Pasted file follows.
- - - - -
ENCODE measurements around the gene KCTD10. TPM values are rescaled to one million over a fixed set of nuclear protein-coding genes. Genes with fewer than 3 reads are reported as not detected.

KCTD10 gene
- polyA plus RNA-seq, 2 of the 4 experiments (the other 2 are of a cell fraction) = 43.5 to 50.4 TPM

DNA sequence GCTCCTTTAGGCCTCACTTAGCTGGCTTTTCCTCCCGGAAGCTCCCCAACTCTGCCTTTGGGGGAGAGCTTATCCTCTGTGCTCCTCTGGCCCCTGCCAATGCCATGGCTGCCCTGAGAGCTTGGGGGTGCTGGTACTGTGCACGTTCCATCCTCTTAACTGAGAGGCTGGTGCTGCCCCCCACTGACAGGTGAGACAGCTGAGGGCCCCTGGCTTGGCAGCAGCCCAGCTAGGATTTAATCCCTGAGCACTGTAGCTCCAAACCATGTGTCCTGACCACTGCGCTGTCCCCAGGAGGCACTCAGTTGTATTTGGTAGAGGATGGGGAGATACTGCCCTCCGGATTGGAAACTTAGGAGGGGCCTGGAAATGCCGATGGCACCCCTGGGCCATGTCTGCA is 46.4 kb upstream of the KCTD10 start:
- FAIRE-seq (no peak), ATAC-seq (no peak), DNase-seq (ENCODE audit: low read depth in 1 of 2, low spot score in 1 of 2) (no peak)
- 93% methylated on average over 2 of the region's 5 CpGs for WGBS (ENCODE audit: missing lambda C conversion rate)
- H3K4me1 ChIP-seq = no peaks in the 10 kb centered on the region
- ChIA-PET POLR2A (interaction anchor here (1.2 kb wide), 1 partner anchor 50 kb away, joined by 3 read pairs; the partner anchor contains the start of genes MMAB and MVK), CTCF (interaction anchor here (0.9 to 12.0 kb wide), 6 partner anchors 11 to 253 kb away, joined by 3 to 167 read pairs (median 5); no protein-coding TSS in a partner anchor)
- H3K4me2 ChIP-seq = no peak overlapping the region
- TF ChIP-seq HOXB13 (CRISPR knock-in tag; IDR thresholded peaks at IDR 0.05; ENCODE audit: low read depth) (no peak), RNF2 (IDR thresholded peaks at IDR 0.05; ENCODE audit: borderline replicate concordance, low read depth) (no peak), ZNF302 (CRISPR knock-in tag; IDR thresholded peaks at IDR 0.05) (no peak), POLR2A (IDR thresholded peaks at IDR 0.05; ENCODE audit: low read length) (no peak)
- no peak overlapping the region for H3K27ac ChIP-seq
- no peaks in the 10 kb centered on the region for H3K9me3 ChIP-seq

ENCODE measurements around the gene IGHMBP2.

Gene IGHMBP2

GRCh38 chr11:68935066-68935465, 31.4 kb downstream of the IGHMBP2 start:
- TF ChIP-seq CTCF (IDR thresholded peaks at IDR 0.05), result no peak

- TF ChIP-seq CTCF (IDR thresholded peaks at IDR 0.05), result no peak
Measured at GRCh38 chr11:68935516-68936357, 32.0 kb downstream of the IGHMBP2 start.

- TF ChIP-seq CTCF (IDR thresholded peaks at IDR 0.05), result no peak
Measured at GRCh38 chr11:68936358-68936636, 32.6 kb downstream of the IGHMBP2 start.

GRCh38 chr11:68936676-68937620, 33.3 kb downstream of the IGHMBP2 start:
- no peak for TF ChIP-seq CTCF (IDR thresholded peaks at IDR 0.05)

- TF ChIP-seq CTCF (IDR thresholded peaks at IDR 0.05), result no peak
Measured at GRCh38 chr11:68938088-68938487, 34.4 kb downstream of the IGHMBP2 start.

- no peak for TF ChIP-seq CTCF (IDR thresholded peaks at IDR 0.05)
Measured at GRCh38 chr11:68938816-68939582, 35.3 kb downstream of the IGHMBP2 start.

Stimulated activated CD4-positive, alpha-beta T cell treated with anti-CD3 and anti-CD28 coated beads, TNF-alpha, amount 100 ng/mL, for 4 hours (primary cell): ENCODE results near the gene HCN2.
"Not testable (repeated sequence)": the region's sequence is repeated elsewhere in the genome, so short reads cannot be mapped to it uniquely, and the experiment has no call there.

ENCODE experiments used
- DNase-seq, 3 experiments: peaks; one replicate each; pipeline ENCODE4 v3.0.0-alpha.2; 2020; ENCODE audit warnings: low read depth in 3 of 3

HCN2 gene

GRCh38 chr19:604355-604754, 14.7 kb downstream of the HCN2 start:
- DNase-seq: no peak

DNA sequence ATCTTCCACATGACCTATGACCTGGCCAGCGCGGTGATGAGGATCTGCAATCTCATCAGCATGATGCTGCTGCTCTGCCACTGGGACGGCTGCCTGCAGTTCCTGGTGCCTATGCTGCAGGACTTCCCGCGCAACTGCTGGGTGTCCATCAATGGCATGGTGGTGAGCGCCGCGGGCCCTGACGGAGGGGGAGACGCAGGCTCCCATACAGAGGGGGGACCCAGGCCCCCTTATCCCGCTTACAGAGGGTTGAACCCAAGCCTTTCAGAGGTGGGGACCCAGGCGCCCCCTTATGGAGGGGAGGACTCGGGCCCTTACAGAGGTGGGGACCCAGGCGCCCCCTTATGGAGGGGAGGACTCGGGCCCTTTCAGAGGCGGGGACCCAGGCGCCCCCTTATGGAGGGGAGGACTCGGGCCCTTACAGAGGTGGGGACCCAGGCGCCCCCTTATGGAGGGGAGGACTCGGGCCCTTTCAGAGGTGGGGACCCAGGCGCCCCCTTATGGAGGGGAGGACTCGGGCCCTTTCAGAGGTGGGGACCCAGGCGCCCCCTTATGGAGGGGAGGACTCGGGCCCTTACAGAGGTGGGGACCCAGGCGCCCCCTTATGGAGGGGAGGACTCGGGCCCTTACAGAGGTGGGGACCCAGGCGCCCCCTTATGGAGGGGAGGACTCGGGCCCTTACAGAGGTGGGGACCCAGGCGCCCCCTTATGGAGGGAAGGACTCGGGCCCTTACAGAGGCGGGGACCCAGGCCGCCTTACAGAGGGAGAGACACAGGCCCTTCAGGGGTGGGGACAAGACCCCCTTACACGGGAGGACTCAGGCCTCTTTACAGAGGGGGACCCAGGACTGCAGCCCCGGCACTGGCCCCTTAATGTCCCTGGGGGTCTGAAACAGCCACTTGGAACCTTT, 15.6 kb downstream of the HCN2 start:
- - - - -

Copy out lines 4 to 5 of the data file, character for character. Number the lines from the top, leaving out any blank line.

DNA sequence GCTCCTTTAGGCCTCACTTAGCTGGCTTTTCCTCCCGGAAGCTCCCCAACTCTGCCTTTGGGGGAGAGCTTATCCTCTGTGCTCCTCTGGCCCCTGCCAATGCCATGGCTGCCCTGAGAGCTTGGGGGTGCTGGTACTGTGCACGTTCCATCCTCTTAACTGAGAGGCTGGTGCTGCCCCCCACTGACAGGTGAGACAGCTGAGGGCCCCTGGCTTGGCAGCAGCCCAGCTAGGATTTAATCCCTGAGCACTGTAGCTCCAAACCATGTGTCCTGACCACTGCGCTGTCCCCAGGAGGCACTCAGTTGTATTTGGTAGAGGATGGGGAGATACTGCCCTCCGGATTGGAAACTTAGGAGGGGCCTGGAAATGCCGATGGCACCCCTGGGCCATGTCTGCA is 46.4 kb upstream of the KCTD10 start:
- FAIRE-seq (no peak), ATAC-seq (no peak), DNase-seq (ENCODE audit: low read depth in 1 of 2, low spot score in 1 of 2) (no peak)